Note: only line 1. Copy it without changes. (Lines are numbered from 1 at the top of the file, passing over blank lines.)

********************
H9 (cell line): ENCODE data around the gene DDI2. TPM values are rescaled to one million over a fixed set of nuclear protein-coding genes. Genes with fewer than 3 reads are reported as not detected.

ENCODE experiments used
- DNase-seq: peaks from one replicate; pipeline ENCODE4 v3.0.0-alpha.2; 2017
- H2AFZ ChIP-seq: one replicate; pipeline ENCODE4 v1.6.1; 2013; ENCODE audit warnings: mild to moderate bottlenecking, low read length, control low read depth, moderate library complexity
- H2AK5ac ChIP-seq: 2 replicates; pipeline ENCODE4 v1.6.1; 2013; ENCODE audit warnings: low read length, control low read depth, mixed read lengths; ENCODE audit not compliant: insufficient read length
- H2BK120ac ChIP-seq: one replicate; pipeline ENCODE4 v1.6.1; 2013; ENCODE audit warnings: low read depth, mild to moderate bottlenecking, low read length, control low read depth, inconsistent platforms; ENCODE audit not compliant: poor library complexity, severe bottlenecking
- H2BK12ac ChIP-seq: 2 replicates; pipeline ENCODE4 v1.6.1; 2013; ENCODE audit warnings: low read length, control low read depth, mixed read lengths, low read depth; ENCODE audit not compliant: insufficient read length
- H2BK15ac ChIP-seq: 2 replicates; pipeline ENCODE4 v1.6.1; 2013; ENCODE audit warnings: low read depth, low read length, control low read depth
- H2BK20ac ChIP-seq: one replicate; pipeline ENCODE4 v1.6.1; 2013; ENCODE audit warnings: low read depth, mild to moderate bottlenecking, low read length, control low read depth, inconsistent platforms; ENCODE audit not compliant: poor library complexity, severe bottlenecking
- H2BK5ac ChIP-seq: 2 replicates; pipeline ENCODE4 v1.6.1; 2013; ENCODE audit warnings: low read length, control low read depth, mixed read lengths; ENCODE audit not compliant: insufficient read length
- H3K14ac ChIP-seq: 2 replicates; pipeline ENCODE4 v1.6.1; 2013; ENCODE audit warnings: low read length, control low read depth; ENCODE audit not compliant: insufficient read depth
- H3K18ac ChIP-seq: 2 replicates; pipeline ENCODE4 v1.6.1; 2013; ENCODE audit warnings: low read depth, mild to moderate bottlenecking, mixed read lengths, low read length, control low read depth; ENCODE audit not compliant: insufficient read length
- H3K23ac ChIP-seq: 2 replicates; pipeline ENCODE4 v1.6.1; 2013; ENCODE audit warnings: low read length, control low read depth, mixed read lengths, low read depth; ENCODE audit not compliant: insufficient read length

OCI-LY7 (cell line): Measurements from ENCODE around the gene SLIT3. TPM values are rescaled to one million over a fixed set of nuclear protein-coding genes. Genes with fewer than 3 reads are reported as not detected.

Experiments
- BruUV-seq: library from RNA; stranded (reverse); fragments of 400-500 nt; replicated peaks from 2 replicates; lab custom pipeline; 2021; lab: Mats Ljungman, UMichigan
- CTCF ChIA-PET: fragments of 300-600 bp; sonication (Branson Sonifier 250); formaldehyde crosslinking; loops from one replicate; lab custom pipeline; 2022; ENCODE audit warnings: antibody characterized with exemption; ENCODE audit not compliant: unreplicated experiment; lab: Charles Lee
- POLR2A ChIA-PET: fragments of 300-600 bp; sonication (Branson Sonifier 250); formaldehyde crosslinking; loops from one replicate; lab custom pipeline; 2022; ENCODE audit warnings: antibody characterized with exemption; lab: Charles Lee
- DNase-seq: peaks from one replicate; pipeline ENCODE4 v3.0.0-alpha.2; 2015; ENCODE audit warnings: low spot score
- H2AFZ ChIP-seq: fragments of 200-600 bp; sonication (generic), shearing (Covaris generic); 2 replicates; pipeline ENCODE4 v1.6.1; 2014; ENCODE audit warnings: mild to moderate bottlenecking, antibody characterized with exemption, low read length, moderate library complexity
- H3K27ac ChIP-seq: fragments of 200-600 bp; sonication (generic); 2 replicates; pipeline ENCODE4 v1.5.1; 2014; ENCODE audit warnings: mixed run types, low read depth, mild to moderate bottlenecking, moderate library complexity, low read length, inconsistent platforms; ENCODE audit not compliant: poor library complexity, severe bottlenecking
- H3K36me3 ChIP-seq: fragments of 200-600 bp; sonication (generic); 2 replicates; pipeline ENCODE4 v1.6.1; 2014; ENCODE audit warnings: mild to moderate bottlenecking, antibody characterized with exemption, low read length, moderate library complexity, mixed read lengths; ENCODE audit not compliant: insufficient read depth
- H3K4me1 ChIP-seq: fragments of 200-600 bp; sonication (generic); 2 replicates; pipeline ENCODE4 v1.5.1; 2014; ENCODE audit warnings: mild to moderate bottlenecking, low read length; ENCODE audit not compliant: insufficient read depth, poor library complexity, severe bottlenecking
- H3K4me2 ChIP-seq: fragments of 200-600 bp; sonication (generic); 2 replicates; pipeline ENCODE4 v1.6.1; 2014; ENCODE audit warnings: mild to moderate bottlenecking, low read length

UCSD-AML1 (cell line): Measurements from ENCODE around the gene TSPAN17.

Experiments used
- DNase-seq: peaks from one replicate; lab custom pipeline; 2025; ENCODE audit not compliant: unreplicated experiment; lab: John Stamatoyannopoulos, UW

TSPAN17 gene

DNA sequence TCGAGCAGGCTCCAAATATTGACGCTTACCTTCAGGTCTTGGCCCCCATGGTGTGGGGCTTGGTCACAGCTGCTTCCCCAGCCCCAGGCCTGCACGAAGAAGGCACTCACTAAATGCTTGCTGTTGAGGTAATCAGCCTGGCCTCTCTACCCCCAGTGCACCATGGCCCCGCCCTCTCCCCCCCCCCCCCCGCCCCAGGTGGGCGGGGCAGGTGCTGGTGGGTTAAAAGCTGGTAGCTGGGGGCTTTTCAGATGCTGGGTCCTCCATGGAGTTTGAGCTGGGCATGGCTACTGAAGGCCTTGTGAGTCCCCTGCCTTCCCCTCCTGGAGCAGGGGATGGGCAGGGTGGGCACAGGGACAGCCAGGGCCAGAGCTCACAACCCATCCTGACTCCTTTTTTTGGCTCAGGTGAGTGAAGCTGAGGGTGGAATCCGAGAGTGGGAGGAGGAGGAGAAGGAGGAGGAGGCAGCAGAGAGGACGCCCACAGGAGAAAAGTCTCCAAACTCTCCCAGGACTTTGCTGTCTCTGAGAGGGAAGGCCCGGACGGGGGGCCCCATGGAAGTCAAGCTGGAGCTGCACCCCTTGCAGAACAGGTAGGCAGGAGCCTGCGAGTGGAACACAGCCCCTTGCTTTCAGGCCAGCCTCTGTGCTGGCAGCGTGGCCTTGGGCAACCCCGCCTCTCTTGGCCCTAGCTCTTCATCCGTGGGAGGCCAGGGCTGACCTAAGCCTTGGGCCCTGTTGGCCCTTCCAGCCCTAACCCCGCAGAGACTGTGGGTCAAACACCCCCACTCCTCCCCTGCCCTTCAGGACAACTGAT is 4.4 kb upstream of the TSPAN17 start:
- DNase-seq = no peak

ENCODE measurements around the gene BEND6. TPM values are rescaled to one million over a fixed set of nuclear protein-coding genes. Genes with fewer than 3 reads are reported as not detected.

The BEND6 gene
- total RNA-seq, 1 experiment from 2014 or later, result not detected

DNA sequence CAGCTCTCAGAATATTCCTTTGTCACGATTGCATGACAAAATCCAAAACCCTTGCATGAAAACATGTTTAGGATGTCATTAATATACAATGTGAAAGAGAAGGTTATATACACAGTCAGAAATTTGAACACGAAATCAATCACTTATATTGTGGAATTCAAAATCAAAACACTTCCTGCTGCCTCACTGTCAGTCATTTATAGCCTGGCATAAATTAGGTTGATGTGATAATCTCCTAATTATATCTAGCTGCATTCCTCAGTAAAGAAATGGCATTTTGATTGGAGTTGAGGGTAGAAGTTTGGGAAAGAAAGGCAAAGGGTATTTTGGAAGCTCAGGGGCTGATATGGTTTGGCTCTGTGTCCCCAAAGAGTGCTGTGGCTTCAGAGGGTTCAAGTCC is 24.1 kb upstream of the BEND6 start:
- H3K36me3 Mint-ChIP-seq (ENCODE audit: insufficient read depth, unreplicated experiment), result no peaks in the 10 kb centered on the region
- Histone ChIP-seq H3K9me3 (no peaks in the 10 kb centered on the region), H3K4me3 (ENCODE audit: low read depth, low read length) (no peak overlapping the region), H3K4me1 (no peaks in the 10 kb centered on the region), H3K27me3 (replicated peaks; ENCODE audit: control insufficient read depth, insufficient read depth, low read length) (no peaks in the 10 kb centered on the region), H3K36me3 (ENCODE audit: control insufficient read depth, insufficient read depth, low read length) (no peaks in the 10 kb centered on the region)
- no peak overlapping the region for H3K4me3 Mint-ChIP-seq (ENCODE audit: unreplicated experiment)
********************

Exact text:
H9 (cell line): ENCODE data around the gene DDI2. TPM values are rescaled to one million over a fixed set of nuclear protein-coding genes. Genes with fewer than 3 reads are reported as not detected.